“A headache!! Don’t you understand what is happening. We’re going to die, DIE, you cold-hearted robot”. The sight of the sun being turned off and setting for the last time would reveal the most beautiful skyscape you could imagine: a sight anyone might treasure for the rest of their lives, which was going to be in about two hours and twenty minutes. Sadly for our ‘Titans of the lift,’ no windows had been provided to allow them to enjoy this last transcending moment. Instead a small advertisement opposite the door offered the best in new central heating with payments spread over three years; a bargain in any eventuality, although possibly not this one.

It appears that raising his eyebrows at the Hysteric was a gesture too far. The man lunged forward in a manner likely to damage the manager’s appearance: given that he was known for his crisply ironed shirts and neat attire, this would not do. That he was a brown belt in judo became apparent to his reluctant companion, when he found himself pinned to the floor: he responded with a range of whimpering and gurgling largely unfamiliar to the author. “A little quiet would be appreciated jerk” said Mr Manager.

All of a sudden the emergency lighting was replaced by the normal glare: mobiles pinged and a strange non-regional voice came from the speakers. “Earthlings,” it said, “We have enjoyed your display of callow shallowness, cowardice and hysteria to such an extent that we have decided to rescind our decision. Life will continue as normal, but with added catastrophe. After a short period, because we are enjoying ourselves, you will all experience partial amnesia and forget this event happened. Keep crying. Thank you for entertaining us.” Somewhere at the back of the transmission a slightly less cultured voice could be heard exclaiming “They’re really very silly aren’t they” and then being told to shut up.

The Liftonians rose to their feet and resumed normal standards of etiquette: that is standing as far apart as possible and admiring the walls. The hysterics eyebrows rose for a moment; suddenly that nifty central heating offer seemed worth investigating.

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Something To Do With Skillsets

Her stare challenged everything in sight: late twenties and a shaper of events, the answer to many situations lay filed in her experiences: she feared little but some aspects of emotion, and looked on those she knew as reference points. Unmarried and unattached, six years spent with a school-time love now consigned to memory, she had determined, if nothing else, that life was a matter of furnishings and dress.

All her friends were relatives, and home a concept more than place: protected by ability and a career of some significance she had moved to a new property. She had not met the owners yet, and there was no reason she would do so.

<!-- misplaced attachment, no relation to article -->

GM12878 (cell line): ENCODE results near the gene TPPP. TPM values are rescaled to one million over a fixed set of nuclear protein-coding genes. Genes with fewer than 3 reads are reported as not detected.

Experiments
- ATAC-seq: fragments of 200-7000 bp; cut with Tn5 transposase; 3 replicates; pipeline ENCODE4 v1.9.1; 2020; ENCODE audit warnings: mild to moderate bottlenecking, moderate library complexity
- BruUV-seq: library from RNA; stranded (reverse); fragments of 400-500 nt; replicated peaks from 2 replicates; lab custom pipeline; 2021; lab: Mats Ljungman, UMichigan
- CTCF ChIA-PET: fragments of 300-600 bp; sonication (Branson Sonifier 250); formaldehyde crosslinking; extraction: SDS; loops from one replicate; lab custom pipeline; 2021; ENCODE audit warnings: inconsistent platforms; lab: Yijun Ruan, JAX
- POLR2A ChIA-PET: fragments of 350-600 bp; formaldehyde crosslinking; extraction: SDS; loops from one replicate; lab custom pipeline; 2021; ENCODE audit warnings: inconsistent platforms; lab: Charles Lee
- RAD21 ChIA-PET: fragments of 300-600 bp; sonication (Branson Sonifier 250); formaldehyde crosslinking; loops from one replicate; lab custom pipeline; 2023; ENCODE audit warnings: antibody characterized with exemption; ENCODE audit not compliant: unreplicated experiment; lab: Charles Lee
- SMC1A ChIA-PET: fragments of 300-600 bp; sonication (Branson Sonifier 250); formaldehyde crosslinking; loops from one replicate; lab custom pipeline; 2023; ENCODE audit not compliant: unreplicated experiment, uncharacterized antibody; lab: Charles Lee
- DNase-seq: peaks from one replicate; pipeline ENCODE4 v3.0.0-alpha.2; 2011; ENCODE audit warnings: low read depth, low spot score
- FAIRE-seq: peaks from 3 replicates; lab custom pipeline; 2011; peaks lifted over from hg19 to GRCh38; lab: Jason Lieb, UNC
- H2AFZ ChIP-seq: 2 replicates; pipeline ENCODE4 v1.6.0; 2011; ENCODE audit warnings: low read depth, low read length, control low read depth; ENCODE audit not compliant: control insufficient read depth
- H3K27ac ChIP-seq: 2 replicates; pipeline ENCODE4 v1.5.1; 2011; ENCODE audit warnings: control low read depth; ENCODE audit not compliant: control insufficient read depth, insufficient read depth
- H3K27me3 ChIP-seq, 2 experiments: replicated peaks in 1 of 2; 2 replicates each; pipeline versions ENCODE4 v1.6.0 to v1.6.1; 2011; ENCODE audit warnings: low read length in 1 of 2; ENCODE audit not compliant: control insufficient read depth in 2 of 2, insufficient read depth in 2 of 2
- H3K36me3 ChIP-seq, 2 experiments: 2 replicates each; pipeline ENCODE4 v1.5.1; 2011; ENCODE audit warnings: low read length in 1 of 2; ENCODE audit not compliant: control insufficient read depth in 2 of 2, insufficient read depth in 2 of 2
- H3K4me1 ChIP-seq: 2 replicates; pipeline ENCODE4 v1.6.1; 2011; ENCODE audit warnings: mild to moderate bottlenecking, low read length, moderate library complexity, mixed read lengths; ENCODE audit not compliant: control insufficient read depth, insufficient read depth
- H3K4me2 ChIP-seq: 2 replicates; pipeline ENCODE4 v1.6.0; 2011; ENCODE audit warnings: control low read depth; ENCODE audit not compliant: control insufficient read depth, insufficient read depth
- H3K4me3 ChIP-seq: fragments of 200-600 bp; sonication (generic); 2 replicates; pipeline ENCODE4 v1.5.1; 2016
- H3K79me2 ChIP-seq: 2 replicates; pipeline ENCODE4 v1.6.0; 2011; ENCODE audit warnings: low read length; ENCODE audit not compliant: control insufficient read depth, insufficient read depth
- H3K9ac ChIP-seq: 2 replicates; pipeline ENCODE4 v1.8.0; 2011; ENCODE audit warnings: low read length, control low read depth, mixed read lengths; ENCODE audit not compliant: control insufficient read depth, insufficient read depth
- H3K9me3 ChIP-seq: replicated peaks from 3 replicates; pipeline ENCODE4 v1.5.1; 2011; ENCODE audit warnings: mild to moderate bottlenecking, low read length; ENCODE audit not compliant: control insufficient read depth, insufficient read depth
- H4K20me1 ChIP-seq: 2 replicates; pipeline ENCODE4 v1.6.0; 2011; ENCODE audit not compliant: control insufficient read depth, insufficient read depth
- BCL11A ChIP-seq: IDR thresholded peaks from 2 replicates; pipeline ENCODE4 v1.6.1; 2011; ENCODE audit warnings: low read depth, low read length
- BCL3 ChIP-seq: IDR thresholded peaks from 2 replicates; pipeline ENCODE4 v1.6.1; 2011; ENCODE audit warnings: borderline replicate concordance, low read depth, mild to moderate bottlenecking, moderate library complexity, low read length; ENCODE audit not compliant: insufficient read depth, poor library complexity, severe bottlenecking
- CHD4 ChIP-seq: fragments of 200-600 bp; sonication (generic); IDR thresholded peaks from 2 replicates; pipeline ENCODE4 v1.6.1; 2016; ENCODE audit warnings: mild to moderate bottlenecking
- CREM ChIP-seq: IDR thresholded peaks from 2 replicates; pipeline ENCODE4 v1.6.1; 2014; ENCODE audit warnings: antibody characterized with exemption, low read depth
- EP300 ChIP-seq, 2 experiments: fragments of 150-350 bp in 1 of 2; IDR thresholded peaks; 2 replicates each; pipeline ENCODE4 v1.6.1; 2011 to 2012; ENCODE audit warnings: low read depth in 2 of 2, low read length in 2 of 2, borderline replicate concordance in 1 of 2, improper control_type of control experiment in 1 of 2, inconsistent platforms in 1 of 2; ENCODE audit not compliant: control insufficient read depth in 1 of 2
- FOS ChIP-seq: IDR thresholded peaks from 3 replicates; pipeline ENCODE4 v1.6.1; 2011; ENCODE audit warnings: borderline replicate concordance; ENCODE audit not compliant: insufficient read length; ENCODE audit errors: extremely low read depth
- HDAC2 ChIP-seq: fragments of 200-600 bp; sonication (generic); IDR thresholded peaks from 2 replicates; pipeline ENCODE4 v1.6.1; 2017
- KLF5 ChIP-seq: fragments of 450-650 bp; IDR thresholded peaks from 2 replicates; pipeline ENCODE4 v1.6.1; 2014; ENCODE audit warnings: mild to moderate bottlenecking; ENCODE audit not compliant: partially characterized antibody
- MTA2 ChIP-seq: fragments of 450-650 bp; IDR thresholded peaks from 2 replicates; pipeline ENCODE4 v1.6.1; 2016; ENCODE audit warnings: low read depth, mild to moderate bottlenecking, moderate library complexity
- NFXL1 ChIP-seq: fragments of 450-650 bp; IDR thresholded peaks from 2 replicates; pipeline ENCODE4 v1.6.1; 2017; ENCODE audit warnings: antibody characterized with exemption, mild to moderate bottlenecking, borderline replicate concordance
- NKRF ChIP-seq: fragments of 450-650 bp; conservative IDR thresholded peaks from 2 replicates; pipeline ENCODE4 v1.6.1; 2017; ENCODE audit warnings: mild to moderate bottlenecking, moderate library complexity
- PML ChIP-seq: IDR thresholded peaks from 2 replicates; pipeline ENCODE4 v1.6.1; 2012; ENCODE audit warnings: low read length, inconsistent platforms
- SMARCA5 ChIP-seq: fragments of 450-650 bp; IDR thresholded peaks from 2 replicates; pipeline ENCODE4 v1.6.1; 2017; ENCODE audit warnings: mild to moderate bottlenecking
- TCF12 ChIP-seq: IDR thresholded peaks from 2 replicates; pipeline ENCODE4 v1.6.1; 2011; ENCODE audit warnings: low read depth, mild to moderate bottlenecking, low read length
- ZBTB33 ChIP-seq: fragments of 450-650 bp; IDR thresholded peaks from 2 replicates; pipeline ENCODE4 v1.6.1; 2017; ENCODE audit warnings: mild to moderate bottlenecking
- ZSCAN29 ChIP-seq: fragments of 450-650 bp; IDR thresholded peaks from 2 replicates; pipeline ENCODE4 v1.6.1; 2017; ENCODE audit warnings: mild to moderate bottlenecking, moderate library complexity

Thus the knock on her door was unexpected, and opened more from habit than intent to reveal a boy of around six looking up at her with an enquiring face. “Do you play the piano miss” he asked as if she already knew his name, and before she could control herself, she said “Yes” because music was a dormant passion in her life. “We’ve just got one from my gran, she’s dead” he told her by way of explanation, adding “Come and see”

Why she did we cannot say but there was an openness about him she could not bruise so she followed him to the flat below where , sure enough, a battered upright stood against the wall, lid raised and keyboard in full view. His mother poked her head round the kitchen door, a bit older than herself but not by much, and clearly on a different path and warm.

Both looked at her expectantly, uneasily it must be said, as she sat down and played one of her own compositions, written before her father lost his way and her parental home became a mausoleum. The boy started dancing by her stool and his mother said, “That’s really good” and so it may have been, but written in another time, when flowers bloomed and angels still wore white.

“What do you do?” the mother asked, and she replied, “I am a retail analyst for a large department store.” The mother was impressed, though in a baffled way. “But what about the music?” she asked and the young boy said, “Play some more,” but she replied, “I must get on, I’m sure you understand” and the mother said “Of course” and the boy just shook his head, for he was from that gentle place where flowers bloomed and angels still wore white.

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 “What’s your name” I asked all those years ago and you said “Sheila” which I soon turned into “Shells.” We seemed to have known each other forever which was odd, given that we were both eighteen. 

In the hurly burly of life, that was our “Jackpot” moment and so we grew to share things when life went right or wrong: sometimes the sun filled every room, as when our first child was born, and at other times we felt so crushed by anxieties that we thought awareness was the door to torture; but in each other’s eyes and hearts we always found our centre and that spring of life which stops the water we drank from becoming stagnant.